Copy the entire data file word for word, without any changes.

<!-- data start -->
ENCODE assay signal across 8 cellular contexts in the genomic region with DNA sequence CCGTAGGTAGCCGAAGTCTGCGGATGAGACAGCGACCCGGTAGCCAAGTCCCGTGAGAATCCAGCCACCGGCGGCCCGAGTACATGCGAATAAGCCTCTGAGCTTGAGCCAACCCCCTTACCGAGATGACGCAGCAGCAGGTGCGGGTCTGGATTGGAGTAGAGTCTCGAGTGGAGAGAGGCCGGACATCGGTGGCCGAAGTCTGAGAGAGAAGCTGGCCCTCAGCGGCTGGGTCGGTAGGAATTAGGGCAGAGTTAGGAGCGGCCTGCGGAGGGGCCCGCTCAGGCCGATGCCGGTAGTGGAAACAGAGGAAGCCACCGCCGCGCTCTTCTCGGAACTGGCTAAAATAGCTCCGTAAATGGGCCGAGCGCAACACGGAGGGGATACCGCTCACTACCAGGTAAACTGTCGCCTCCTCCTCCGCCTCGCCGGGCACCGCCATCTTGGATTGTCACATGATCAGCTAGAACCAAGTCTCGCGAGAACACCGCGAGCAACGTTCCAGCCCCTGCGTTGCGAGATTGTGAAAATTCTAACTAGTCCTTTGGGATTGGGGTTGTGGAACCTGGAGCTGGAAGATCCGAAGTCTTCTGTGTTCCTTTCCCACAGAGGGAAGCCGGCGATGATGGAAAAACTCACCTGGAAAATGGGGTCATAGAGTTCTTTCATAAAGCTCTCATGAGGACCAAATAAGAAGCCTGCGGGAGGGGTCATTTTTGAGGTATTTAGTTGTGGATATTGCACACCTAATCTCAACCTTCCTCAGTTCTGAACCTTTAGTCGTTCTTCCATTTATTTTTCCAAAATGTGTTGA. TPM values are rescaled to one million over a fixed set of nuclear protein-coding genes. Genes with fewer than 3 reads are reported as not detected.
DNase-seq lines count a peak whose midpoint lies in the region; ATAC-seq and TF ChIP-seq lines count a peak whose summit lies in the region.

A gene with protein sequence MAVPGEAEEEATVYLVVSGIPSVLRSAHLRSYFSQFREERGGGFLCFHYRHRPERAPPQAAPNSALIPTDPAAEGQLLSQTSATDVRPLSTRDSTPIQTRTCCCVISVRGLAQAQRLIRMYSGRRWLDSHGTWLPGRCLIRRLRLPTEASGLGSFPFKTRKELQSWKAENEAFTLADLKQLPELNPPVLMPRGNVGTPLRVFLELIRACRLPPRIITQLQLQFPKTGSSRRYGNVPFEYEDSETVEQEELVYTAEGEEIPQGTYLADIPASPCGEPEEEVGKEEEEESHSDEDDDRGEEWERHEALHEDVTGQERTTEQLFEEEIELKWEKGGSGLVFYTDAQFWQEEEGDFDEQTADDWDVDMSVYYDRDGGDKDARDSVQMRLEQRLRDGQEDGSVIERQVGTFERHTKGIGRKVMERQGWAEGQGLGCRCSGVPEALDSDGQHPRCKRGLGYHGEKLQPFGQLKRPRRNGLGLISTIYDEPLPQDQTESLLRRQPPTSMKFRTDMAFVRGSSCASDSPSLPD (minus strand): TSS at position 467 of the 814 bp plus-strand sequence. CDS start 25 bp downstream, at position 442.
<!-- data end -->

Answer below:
ENCODE assay signal across 8 cellular contexts in the genomic region with DNA sequence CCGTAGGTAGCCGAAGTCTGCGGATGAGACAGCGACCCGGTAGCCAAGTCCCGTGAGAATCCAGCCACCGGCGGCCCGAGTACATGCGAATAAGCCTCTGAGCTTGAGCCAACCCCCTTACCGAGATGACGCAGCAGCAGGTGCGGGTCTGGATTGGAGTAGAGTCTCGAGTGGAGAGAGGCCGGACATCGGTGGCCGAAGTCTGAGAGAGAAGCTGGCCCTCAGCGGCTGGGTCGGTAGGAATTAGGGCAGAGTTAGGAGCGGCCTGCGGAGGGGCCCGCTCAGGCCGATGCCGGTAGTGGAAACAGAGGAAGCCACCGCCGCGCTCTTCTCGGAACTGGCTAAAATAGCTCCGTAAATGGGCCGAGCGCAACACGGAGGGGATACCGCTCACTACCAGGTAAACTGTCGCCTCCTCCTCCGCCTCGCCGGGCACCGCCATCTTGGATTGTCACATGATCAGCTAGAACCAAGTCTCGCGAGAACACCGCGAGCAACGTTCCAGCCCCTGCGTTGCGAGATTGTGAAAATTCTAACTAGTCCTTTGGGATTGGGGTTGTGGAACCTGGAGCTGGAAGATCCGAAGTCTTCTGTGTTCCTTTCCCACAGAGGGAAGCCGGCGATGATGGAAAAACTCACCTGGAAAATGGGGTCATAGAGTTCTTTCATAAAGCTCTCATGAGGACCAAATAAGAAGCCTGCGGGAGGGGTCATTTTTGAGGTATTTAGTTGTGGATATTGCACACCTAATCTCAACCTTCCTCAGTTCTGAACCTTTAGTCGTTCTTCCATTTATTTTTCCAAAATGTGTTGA. TPM values are rescaled to one million over a fixed set of nuclear protein-coding genes. Genes with fewer than 3 reads are reported as not detected.
DNase-seq lines count a peak whose midpoint lies in the region; ATAC-seq and TF ChIP-seq lines count a peak whose summit lies in the region.

A gene with protein sequence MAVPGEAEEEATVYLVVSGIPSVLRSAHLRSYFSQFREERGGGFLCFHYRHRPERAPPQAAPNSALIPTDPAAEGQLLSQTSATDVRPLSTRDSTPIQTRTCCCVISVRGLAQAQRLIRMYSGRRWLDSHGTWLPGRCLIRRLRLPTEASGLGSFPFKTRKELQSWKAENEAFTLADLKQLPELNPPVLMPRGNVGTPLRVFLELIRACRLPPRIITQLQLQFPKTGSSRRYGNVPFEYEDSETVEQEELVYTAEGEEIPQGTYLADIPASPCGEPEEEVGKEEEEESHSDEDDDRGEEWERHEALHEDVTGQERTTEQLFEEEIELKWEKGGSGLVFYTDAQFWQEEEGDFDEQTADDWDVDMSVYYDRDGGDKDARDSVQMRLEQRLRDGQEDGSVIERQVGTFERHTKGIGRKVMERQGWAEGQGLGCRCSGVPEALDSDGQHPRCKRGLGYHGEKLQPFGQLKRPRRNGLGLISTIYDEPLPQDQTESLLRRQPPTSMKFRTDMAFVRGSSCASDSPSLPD (minus strand): TSS at position 467 of the 814 bp plus-strand sequence. CDS start 25 bp downstream, at position 442.